Since Top Gun and innumerable movies before it, sunglasses seem to have played a role in the way the public perceives aviators. The ‘cool’ of the huge pearl shaped Ray Bans™ turned TC into a cheesy icon, ‘kept the sun out of his eyes and emphasized yet again the importance of that essential accessory, sunglasses, ‘Sunnies’ as Australians call them. RBs don’t do it for me.
I have always had an eye on the Randolph® product, in the late seventies they were the height of cool and have always seemed to me to be practical with their flat side-stems and Mil-Spec construction standards. The USAF liked them and so did I, they would slide under a helmet without puncturing silicon filled ear pieces that then soaked your neck with body temperature guck. I have always craved a pair, and now that they have their own Classical position in history, they appeared on my doorstep!
It was a very pleasant surprise for me when John White dropped me a line to ask if I would be interested in ‘doing a piece’ on the Randolphs, he sells them through his website and as I discovered, believes in them. ‘Sure, why not’ I said. To my delight he sends a pair across from the US, in fact I have them on my desk in front of me as I write.
My plan was to write a review post on a trip to Buenos Aires, although flown mostly in the dark, the flight’s arrival and departure on the return sector happen in the sunshine – an ideal opportunity to nail together some feedback from colleagues. In the event it didn’t turn out that well as the whole crew (four of us) used corrective lenses and the others were a little shy. A quick ‘Chicago’ provided the next opportunity. Enter ‘Ivan’, my first officer and the perfect candidate to provide feedback. He never wears sunglasses, “never has” – he doesn’t like wearing them, Dang! After some begging and simpering from me he finally agrees to give them a try.
Those who understand the mysteries of how the world works will know that when flying East at jet speeds the sun sets very rapidly. When going West you are chasing the sun down, so it sets very, very slowly. In the process of setting we all know that the sun comes towards the horizon before slipping into bed for the night. What a useful characteristic this was on this flight as it gave Ivan plenty of opportunity to benefit from the power of tinted, optically perfect glass – Randolph® glass.
Ivan and I chatted for hours, did all the usual pilot stuff, reading, writing etc, eventually we started down across Lake Mitchigan towards The Windy City and 27L at O’Hare. We turned onto the gate and after rolling to a halt, shut down. I looked across at Ivan who on completion of the shutdown checklist had started to pack away charts and prepare for our exit. “Do you think I could have the Randolphs back now please Ivan?” I said. He was still wearing them…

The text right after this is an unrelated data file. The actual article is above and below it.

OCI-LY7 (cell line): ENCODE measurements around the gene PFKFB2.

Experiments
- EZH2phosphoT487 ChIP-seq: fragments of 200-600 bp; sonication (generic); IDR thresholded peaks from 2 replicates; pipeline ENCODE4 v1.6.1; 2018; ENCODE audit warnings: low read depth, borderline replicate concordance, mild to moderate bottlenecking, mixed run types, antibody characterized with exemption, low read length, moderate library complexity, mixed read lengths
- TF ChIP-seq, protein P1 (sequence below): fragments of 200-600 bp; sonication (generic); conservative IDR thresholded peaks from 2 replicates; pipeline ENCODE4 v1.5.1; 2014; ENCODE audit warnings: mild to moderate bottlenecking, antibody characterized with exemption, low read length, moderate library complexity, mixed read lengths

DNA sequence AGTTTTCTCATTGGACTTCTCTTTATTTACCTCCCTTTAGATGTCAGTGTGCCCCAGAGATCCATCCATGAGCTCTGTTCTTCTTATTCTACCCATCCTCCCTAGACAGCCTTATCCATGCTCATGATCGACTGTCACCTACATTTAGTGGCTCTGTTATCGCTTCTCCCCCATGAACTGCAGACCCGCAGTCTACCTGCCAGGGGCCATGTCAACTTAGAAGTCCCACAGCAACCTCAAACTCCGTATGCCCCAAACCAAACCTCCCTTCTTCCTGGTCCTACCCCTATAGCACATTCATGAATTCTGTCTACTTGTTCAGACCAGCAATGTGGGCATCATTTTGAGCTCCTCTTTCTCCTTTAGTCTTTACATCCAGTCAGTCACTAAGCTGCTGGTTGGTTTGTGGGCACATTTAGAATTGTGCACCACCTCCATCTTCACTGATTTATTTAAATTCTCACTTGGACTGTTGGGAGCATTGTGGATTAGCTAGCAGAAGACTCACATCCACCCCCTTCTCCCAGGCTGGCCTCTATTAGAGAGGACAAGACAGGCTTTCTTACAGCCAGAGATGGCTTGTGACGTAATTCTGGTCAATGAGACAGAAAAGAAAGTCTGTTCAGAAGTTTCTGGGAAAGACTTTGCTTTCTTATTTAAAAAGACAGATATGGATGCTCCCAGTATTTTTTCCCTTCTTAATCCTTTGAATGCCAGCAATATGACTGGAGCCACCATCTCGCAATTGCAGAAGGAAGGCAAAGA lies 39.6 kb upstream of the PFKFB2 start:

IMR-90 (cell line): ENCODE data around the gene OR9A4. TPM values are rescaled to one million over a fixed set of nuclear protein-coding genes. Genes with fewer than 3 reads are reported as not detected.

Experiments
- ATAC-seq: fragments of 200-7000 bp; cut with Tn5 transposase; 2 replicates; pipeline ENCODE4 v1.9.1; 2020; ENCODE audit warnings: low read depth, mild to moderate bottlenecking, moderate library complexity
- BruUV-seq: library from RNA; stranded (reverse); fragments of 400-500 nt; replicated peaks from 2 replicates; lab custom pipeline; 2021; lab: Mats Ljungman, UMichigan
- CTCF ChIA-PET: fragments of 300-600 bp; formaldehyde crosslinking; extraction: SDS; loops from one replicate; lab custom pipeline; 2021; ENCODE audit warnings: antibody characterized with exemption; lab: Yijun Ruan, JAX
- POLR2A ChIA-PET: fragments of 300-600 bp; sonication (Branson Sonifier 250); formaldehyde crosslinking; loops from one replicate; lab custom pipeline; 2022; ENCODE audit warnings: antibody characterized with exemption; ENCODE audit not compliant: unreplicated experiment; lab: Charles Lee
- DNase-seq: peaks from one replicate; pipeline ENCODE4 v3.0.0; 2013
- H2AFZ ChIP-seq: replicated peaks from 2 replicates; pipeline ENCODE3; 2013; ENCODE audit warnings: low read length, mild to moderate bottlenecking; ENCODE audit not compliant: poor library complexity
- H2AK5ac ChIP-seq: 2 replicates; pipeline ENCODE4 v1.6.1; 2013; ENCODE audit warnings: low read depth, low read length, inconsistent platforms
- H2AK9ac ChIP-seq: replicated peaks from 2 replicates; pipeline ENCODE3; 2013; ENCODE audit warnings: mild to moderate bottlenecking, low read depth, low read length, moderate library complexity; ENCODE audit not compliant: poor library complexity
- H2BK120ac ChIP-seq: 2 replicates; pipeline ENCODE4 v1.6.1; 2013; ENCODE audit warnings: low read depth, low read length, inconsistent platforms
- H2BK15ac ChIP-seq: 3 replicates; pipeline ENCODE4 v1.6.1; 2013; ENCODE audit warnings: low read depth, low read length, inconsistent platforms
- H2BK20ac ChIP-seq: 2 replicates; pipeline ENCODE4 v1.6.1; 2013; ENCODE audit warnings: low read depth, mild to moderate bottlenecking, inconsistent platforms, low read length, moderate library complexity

I could give you a bunch of words that describe the sunglasses but I won’t, I will direct you instead to John’s and Randolph’s own websites with the graphic links below for you to gather your own research. What I will say is this, Ivan never took them off and was actually very positive about them. When I asked about comfort he had found them to be excellent, in fact ceased to notice that he was wearing them, even as dark approached. They didn’t change his mind about wearing sunglasses generally of course as he… well, he doesn’t ‘do’ sunglasses.
I love them, of course I had to pay import duty on them even though they were gift. I will be taking them to my optician and having Nikon grey tinted vari-focal lenses fitted, the frames are superb, I don’t think I have ever come across a better made set of Sunnies, period. I will be using them until I retire and beyond – with the flat stems they fit comfortably under a particularly uncomfortable headset made by <redacted>. Bearing in mind we often wear headsets on ultra long-haul flights for up to six hours at a stretch, I think that is quite a tribute. Had I not liked them I assure you I would have popped them in the post back to the USA and not written a word.
If you fancy a pair of these for yourself, why not talk to John, he has a fine, informative blog, ‘All things Aviation’ that’s well worth a visit. I discovered across a few emails that he is a man of his word, we used to live within five miles of each other in the ’80s when he worked for Uncle Sam and I flew charter. What a small world this is.
Thanks again John.